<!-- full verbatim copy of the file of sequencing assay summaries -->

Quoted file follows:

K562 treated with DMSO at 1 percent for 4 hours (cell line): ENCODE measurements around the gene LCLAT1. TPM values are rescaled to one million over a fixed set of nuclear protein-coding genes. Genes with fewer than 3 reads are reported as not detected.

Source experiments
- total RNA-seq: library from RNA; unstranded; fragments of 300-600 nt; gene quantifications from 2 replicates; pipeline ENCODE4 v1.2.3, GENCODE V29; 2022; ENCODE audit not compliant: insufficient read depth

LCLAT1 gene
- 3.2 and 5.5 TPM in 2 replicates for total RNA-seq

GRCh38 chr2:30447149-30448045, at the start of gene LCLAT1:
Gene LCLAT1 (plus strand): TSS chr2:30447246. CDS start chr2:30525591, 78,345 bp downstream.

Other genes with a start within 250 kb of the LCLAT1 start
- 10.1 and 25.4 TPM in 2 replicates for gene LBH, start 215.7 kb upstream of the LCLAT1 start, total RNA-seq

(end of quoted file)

K562 treated with DMSO at 1 percent for 4 hours (cell line): ENCODE measurements around the gene LCLAT1. TPM values are rescaled to one million over a fixed set of nuclear protein-coding genes. Genes with fewer than 3 reads are reported as not detected.

Source experiments
- total RNA-seq: library from RNA; unstranded; fragments of 300-600 nt; gene quantifications from 2 replicates; pipeline ENCODE4 v1.2.3, GENCODE V29; 2022; ENCODE audit not compliant: insufficient read depth

LCLAT1 gene
- 3.2 and 5.5 TPM in 2 replicates for total RNA-seq

GRCh38 chr2:30447149-30448045, at the start of gene LCLAT1:
Gene LCLAT1 (plus strand): TSS chr2:30447246. CDS start chr2:30525591, 78,345 bp downstream.

Other genes with a start within 250 kb of the LCLAT1 start
- 10.1 and 25.4 TPM in 2 replicates for gene LBH, start 215.7 kb upstream of the LCLAT1 start, total RNA-seq